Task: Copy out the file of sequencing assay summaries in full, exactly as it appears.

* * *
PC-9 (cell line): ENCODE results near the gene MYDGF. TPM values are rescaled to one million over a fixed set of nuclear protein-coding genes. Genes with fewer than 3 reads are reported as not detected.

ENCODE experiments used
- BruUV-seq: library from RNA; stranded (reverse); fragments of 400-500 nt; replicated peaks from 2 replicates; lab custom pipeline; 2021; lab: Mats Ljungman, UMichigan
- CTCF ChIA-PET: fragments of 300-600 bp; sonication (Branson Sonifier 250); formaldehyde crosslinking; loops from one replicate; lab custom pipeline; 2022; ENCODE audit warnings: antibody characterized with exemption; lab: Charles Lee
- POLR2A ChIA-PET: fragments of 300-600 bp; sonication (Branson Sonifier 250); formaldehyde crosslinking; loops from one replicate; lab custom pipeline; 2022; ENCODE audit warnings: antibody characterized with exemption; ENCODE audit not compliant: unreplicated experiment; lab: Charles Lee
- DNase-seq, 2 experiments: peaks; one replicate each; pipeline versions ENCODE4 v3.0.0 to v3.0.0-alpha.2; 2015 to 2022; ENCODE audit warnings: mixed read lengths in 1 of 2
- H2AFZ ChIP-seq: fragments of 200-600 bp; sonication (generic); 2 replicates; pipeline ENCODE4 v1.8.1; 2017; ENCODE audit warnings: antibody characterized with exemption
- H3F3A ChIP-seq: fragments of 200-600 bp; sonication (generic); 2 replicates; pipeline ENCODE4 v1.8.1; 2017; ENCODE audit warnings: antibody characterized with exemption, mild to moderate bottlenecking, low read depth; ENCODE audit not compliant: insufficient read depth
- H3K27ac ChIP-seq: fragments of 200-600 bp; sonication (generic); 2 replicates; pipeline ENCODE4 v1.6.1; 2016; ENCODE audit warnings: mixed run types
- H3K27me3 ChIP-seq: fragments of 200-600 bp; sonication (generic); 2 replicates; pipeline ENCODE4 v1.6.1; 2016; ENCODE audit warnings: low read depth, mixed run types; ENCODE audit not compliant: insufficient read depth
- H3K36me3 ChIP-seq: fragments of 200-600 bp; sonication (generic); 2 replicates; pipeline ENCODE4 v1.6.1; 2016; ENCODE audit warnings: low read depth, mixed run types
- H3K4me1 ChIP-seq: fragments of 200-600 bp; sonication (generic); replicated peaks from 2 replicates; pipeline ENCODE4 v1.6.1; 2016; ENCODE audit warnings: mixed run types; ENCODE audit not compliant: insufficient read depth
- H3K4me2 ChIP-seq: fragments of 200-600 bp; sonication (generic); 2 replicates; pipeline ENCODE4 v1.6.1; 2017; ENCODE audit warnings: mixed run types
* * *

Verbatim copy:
PC-9 (cell line): ENCODE results near the gene MYDGF. TPM values are rescaled to one million over a fixed set of nuclear protein-coding genes. Genes with fewer than 3 reads are reported as not detected.

ENCODE experiments used
- BruUV-seq: library from RNA; stranded (reverse); fragments of 400-500 nt; replicated peaks from 2 replicates; lab custom pipeline; 2021; lab: Mats Ljungman, UMichigan
- CTCF ChIA-PET: fragments of 300-600 bp; sonication (Branson Sonifier 250); formaldehyde crosslinking; loops from one replicate; lab custom pipeline; 2022; ENCODE audit warnings: antibody characterized with exemption; lab: Charles Lee
- POLR2A ChIA-PET: fragments of 300-600 bp; sonication (Branson Sonifier 250); formaldehyde crosslinking; loops from one replicate; lab custom pipeline; 2022; ENCODE audit warnings: antibody characterized with exemption; ENCODE audit not compliant: unreplicated experiment; lab: Charles Lee
- DNase-seq, 2 experiments: peaks; one replicate each; pipeline versions ENCODE4 v3.0.0 to v3.0.0-alpha.2; 2015 to 2022; ENCODE audit warnings: mixed read lengths in 1 of 2
- H2AFZ ChIP-seq: fragments of 200-600 bp; sonication (generic); 2 replicates; pipeline ENCODE4 v1.8.1; 2017; ENCODE audit warnings: antibody characterized with exemption
- H3F3A ChIP-seq: fragments of 200-600 bp; sonication (generic); 2 replicates; pipeline ENCODE4 v1.8.1; 2017; ENCODE audit warnings: antibody characterized with exemption, mild to moderate bottlenecking, low read depth; ENCODE audit not compliant: insufficient read depth
- H3K27ac ChIP-seq: fragments of 200-600 bp; sonication (generic); 2 replicates; pipeline ENCODE4 v1.6.1; 2016; ENCODE audit warnings: mixed run types
- H3K27me3 ChIP-seq: fragments of 200-600 bp; sonication (generic); 2 replicates; pipeline ENCODE4 v1.6.1; 2016; ENCODE audit warnings: low read depth, mixed run types; ENCODE audit not compliant: insufficient read depth
- H3K36me3 ChIP-seq: fragments of 200-600 bp; sonication (generic); 2 replicates; pipeline ENCODE4 v1.6.1; 2016; ENCODE audit warnings: low read depth, mixed run types
- H3K4me1 ChIP-seq: fragments of 200-600 bp; sonication (generic); replicated peaks from 2 replicates; pipeline ENCODE4 v1.6.1; 2016; ENCODE audit warnings: mixed run types; ENCODE audit not compliant: insufficient read depth
- H3K4me2 ChIP-seq: fragments of 200-600 bp; sonication (generic); 2 replicates; pipeline ENCODE4 v1.6.1; 2017; ENCODE audit warnings: mixed run types